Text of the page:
Beyond the rhetoric and posturing in Washington, what does the fiscal cliff mean for investors?
The phrase is usually accompanied by dire warnings about what will happen to the nation's economy if the country fails to avert the fiscal cliff.
Even talk about a possible compromise has sent shivers up investors' spines.
One compromise would cap the tax exemption on municipal bonds - a tax break in effect since 1913. That has sent investors in that segment of the bond market scurrying for cover.
The compromise would also raise borrowing costs for municipalities.
As Mike Nicholas, CEO of the Bond Dealers of America, told CNBC, "It's a tax on everyone."
Another more likely part of any compromise would involve raising the capital gains tax rate from the current 15% to perhaps 25% or more.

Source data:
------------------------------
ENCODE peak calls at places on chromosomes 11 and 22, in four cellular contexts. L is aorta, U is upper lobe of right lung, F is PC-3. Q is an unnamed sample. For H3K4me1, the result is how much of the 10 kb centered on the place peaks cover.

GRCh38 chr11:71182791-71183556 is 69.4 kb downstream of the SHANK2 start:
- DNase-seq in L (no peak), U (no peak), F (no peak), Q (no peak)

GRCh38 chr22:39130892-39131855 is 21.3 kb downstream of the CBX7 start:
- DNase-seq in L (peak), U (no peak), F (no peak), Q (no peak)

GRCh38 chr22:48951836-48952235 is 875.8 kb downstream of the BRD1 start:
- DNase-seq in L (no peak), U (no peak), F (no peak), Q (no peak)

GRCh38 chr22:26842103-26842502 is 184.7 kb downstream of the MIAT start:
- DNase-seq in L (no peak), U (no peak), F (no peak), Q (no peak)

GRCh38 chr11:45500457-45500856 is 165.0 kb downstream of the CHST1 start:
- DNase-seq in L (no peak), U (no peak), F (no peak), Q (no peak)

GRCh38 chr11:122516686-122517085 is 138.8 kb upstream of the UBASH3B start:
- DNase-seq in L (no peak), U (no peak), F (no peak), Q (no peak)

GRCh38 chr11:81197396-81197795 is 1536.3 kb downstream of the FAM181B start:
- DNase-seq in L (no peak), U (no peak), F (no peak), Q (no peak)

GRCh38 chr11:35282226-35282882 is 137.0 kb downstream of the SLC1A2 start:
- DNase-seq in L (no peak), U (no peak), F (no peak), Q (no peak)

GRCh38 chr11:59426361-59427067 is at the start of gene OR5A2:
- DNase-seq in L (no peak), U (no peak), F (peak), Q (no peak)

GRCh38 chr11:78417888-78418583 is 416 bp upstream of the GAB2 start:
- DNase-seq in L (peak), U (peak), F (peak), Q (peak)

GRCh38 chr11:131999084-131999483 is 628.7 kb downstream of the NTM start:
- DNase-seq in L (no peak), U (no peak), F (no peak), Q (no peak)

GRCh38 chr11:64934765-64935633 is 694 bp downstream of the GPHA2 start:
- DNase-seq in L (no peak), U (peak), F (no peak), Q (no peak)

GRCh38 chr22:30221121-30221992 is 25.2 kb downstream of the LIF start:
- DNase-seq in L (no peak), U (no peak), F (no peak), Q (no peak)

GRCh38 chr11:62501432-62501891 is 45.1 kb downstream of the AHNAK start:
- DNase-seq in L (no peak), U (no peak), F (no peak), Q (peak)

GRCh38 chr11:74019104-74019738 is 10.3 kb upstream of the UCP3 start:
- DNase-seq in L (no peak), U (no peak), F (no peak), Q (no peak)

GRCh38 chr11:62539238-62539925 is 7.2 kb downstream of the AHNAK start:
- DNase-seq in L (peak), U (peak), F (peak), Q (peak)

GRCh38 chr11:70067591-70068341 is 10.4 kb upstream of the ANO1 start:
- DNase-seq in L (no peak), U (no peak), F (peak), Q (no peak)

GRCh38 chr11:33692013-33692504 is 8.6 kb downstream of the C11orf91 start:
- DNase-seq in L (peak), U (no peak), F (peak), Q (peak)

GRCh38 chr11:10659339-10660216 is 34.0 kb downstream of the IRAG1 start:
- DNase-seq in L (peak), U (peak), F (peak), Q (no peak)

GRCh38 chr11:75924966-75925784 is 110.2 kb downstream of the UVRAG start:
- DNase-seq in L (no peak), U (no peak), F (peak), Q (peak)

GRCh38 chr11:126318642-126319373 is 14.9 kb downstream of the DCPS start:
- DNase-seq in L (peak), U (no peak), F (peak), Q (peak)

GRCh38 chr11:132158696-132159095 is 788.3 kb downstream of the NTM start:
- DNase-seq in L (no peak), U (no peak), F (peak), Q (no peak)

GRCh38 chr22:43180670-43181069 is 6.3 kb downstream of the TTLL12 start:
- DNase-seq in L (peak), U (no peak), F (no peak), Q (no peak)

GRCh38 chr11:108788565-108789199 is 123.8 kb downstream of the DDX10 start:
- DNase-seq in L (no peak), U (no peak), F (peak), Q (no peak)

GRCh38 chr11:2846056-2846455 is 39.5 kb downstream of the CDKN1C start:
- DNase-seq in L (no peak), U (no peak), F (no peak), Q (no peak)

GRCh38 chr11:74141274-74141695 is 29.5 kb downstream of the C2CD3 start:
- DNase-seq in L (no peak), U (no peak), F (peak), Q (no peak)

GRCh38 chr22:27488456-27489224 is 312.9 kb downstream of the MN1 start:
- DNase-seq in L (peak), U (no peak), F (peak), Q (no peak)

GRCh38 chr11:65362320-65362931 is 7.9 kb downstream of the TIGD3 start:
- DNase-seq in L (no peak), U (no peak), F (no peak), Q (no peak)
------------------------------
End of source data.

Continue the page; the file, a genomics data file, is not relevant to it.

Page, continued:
That prospect affected many high-flying stocks, including Apple Inc. (Nasdaq: AAPL), in which investors have large capital gains. Investors are selling Apple and other stocks before year's end to lock in the lower capital gains tax rate.
Erik Davidson, deputy chief investment officer for Wells Fargo Private Bank in San Francisco, told Reuters, "You're going to see selling in the likes of Apple and other companies that have had good runs."